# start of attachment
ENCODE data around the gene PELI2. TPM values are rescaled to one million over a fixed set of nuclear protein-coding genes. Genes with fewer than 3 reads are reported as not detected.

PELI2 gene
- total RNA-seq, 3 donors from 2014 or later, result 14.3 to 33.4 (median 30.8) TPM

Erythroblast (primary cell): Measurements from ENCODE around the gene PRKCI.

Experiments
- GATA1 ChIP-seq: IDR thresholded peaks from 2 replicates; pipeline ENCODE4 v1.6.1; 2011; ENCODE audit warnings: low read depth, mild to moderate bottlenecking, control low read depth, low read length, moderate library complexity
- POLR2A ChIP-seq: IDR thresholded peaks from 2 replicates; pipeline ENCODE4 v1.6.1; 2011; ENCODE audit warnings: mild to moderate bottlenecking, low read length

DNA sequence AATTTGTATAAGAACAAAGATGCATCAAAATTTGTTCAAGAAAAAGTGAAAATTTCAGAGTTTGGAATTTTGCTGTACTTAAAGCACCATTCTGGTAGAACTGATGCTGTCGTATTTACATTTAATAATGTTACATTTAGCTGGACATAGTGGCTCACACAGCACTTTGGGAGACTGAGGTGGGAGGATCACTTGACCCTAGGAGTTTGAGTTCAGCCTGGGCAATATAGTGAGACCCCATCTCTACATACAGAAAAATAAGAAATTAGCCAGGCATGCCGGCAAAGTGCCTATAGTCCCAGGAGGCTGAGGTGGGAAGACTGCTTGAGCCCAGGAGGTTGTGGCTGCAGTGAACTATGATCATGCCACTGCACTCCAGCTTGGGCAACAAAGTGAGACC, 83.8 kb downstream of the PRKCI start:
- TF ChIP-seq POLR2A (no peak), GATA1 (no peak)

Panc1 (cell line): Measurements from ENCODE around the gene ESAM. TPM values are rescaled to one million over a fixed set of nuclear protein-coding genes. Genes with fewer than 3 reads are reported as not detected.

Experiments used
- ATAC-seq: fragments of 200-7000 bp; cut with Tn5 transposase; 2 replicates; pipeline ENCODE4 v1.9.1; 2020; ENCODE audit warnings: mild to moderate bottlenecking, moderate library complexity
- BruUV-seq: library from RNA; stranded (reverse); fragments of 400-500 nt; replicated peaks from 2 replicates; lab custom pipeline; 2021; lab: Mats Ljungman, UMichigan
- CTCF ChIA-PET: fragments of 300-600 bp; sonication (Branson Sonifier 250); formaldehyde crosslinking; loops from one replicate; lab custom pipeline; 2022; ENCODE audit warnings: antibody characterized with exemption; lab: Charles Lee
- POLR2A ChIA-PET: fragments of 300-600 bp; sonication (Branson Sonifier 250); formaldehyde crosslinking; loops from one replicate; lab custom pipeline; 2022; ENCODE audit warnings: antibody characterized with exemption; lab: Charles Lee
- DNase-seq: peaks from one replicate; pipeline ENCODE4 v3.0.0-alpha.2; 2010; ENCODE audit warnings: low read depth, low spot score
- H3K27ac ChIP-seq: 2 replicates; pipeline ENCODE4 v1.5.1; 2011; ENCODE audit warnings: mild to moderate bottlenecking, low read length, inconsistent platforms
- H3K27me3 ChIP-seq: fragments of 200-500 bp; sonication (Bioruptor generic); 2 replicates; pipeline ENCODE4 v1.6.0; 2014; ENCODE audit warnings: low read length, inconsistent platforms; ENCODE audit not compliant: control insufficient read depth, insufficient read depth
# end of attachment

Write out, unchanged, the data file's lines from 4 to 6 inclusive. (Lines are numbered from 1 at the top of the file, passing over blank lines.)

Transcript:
Erythroblast (primary cell): Measurements from ENCODE around the gene PRKCI.

Experiments
- GATA1 ChIP-seq: IDR thresholded peaks from 2 replicates; pipeline ENCODE4 v1.6.1; 2011; ENCODE audit warnings: low read depth, mild to moderate bottlenecking, control low read depth, low read length, moderate library complexity